The top military commander and senior U.S. diplomat in Iraq told members of the Senate that the President's surge is implementing security conditions necessary for political reconciliation.
"The security has improved and that gives you an environment when you can proceed with political reconciliation," Ambassador Ryan C. Crocker told the Senate Foreign Affairs Committee Monday morning. "They are starting to get the space to work on it."
Crocker’s assessment echoes President Bush’s hope that his January decision to send 21,500 more troops to Iraq would create "breathing room" for the Iraqi government to reconcile.
Army Gen. David H. Petraeus said stable security was a precondition for unity: “Political progress will only take place is sufficient security exists." He cited a decrease in violent attacks, an overall decrease in civilian casualties and willingness of Anbari Iraqis to fight with the Iraqi Security Forces as evidence of the surge’s success thus far.
Sen. Chuck Hagel (R.-Neb.), who announced he would be retiring from the Senate when his term expires in 2008, asked some of the most aggressive questions of the day. “The President said we were going to buy time! Time for what? There has been very little political progress, which is the core question,” Hagel said.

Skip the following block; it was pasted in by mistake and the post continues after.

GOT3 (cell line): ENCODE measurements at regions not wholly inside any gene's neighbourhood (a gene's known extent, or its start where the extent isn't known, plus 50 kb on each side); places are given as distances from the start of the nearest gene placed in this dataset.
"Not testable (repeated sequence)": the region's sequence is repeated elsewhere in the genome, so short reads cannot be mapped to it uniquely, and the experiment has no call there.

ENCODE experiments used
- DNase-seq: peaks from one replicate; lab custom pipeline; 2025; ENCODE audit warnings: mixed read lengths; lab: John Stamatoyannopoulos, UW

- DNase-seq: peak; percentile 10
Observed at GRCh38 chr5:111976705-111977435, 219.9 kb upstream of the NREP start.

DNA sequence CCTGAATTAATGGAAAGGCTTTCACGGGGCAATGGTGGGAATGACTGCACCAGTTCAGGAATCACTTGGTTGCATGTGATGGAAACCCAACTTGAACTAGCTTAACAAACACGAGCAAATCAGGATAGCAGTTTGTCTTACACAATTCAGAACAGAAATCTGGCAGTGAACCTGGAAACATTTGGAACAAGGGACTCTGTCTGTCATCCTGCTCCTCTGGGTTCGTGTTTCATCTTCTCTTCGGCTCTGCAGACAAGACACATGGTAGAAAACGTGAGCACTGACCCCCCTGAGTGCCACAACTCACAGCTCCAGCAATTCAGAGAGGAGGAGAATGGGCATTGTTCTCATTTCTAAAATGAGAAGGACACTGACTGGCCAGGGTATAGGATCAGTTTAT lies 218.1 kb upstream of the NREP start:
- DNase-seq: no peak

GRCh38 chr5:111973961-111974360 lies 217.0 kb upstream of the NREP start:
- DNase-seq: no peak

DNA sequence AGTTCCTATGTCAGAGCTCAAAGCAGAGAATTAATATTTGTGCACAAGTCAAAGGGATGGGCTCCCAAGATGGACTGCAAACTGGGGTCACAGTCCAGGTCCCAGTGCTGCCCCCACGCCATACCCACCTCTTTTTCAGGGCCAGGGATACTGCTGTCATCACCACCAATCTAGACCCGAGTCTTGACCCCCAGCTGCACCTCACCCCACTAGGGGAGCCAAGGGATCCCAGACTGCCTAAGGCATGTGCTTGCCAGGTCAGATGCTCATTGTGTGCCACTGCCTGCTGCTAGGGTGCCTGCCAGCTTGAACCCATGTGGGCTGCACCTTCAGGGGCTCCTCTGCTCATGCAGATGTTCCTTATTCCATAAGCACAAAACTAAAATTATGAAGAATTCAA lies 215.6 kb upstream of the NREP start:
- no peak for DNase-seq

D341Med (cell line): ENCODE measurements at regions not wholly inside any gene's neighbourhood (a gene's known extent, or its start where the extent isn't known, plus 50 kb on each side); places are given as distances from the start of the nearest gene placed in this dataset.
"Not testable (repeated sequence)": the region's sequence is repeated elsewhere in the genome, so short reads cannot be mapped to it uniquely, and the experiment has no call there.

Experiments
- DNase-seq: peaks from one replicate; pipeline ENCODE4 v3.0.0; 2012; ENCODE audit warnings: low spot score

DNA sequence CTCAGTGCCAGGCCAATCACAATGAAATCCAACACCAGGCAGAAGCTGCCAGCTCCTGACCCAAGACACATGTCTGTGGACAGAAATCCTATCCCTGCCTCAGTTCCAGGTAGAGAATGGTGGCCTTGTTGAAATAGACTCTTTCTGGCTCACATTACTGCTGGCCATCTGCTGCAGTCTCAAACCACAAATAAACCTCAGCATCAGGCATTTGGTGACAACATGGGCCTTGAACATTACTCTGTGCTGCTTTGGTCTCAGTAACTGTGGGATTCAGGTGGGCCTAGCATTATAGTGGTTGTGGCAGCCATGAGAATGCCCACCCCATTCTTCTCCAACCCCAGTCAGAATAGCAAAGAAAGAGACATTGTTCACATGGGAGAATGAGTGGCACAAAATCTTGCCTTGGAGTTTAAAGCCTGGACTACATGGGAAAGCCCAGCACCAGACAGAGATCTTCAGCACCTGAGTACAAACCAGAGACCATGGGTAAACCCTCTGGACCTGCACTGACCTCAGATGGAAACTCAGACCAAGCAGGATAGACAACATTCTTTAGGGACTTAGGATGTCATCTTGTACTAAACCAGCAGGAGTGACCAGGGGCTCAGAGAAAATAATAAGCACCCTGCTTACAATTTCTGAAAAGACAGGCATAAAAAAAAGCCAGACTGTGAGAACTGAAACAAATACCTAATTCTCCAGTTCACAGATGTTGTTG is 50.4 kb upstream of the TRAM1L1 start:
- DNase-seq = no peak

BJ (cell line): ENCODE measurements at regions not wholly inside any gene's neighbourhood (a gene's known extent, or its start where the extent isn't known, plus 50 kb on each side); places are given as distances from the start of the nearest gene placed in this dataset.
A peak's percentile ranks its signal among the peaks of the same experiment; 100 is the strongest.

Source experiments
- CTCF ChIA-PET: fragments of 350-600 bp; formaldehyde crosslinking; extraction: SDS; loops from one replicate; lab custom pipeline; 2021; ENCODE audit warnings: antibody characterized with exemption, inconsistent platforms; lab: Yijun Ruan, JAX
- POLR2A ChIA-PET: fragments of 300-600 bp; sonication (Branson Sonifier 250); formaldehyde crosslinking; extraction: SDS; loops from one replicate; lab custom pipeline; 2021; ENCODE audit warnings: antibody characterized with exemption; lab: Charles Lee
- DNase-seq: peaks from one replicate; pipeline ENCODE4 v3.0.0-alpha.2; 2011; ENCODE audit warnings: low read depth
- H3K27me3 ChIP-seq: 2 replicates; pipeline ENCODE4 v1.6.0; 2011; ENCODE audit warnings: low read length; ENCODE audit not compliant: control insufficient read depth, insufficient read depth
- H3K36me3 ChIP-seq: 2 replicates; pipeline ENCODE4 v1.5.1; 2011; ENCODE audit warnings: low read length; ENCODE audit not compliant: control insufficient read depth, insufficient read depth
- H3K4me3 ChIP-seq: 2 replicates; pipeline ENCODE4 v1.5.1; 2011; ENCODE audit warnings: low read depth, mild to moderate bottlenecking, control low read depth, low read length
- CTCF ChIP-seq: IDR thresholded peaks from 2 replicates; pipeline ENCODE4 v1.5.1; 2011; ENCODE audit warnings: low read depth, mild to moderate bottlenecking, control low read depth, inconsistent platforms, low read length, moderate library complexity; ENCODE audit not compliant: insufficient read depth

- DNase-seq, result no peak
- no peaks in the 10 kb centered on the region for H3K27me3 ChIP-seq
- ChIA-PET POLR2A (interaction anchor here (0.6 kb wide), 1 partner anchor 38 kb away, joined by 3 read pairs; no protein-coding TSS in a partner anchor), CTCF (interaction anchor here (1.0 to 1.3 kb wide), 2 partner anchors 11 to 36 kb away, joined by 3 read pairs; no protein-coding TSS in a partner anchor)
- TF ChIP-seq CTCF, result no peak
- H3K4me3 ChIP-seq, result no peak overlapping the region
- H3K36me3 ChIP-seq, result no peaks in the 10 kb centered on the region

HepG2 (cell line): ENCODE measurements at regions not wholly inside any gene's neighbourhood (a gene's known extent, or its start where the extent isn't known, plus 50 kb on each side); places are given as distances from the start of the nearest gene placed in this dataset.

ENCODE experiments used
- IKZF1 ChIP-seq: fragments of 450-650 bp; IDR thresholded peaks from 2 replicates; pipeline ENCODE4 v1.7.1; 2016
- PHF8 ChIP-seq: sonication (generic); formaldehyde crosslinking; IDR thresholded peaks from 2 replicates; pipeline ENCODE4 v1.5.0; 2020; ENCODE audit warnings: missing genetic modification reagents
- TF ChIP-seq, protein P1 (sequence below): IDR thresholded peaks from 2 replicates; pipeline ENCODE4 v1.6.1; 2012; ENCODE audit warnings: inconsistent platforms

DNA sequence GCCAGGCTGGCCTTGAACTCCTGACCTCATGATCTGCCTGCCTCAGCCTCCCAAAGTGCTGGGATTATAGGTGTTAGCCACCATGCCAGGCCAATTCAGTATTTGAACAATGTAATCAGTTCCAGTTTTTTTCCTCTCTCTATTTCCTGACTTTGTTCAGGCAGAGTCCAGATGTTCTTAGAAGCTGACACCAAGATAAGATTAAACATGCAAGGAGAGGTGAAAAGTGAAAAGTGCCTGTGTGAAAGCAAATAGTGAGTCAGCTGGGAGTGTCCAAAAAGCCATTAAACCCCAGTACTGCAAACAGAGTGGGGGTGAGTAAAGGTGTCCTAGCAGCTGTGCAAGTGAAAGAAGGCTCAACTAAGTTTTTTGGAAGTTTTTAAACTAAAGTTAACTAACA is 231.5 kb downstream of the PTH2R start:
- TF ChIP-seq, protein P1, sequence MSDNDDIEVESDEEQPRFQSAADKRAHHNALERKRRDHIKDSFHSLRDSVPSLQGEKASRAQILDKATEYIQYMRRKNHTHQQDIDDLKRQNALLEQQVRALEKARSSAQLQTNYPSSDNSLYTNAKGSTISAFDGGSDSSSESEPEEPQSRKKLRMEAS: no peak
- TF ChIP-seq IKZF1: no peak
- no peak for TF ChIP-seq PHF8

“Where is this going to go?” Hagel demanded.
“It is my judgment that Iraq completely unraveled in 2006 and in the beginning of 2007,” Crocker told him. “Under those conditions...[it was] impossible to proceed with effective government or effective reconciliation. It is just in those last few months that those measures of violence have come down.”
At one point, Sen. Barbara Boxer (D.-Calif.) told Petraeus and Crocker to “take off your rosy glasses” and take responsibility for the Iraq war, which she called the “the mother of all mistakes.” Because of time constraints, Petraeus and Crocker were only permitted to respond to her in writing after the hearing.
Sen. Barack Obama (D.-Ill.), who is pursuing the Democratic nomination for President, had seven minutes of question time but spent the majority of it making clear he was not satisfied with the performance of the surge.
Obama said, “We’ve set the bar so low that modest improvement...is considered a success. And it’s not. This continues to be a disastrous foreign policy mistake.”
He conceded “the surge had some impact” but “the impact has been relatively modest given the situation.”
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